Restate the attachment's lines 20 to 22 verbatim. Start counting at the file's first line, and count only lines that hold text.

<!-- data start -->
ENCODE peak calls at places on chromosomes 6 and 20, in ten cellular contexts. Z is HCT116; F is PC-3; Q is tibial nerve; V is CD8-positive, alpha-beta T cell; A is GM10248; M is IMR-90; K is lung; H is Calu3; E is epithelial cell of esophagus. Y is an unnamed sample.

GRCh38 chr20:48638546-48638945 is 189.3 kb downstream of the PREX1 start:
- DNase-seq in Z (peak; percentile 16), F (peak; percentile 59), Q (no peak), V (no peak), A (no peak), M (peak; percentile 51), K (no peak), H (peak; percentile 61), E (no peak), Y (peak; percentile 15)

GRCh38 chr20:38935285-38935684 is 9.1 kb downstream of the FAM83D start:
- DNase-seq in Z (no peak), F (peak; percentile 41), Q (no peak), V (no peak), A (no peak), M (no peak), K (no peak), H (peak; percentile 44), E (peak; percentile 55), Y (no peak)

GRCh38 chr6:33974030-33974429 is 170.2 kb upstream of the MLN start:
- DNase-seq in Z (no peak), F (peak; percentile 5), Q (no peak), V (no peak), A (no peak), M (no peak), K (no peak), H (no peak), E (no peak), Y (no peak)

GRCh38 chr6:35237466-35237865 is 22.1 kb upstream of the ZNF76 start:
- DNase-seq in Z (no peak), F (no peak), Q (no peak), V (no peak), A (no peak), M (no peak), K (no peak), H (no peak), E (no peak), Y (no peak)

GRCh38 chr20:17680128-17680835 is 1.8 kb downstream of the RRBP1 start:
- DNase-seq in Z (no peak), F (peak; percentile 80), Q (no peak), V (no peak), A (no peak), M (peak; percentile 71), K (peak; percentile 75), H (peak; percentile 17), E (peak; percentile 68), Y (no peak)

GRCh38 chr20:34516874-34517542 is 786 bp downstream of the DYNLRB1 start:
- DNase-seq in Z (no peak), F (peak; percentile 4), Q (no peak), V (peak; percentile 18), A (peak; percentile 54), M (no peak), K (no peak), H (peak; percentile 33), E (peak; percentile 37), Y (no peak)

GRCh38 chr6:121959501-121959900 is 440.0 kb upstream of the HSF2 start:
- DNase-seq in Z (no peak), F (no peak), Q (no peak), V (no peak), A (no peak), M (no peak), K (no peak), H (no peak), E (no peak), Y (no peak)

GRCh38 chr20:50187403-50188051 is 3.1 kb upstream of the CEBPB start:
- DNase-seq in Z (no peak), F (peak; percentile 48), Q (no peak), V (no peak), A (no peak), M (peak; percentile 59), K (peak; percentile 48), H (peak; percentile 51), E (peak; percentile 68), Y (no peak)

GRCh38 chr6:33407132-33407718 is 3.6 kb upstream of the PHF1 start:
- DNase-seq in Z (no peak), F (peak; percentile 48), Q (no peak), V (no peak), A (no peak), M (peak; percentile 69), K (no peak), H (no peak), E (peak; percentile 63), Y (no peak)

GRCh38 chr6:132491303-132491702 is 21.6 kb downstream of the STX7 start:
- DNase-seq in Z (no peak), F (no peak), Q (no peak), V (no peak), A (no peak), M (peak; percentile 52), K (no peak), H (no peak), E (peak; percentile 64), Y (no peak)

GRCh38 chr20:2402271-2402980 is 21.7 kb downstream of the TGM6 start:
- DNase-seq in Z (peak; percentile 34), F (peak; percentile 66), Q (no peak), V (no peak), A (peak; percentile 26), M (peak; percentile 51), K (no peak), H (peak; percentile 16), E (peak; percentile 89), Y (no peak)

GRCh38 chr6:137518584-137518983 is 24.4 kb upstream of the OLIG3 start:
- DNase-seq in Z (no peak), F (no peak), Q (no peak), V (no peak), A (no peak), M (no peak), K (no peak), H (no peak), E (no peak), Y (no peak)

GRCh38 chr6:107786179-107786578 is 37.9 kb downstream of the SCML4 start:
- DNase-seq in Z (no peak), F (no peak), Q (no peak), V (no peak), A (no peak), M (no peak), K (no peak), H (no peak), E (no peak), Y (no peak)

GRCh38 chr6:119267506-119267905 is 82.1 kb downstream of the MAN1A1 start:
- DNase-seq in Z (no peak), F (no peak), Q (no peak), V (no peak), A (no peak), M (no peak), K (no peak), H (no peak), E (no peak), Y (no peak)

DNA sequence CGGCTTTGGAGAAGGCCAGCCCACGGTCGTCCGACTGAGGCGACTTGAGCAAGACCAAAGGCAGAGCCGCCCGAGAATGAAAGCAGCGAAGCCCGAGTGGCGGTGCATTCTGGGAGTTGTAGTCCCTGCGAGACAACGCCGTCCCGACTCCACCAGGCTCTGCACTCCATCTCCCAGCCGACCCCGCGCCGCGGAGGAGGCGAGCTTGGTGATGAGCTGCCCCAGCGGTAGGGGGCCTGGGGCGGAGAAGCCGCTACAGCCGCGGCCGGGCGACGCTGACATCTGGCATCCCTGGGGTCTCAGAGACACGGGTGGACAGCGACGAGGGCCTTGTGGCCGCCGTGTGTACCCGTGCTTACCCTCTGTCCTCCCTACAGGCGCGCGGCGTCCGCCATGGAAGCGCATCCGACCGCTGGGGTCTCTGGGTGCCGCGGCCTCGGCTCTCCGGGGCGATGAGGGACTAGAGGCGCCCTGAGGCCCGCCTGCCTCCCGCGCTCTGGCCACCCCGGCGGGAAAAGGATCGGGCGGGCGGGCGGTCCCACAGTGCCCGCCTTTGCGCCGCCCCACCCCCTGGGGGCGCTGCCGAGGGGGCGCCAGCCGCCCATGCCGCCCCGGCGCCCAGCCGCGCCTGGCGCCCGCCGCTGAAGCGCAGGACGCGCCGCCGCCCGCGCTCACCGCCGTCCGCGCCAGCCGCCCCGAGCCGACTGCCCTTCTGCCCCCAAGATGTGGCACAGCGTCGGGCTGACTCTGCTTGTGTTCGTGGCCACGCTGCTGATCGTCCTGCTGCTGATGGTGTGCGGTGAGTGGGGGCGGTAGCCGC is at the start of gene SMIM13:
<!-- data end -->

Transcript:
GRCh38 chr6:132491303-132491702 is 21.6 kb downstream of the STX7 start:
- DNase-seq in Z (no peak), F (no peak), Q (no peak), V (no peak), A (no peak), M (peak; percentile 52), K (no peak), H (no peak), E (peak; percentile 64), Y (no peak)

GRCh38 chr20:2402271-2402980 is 21.7 kb downstream of the TGM6 start: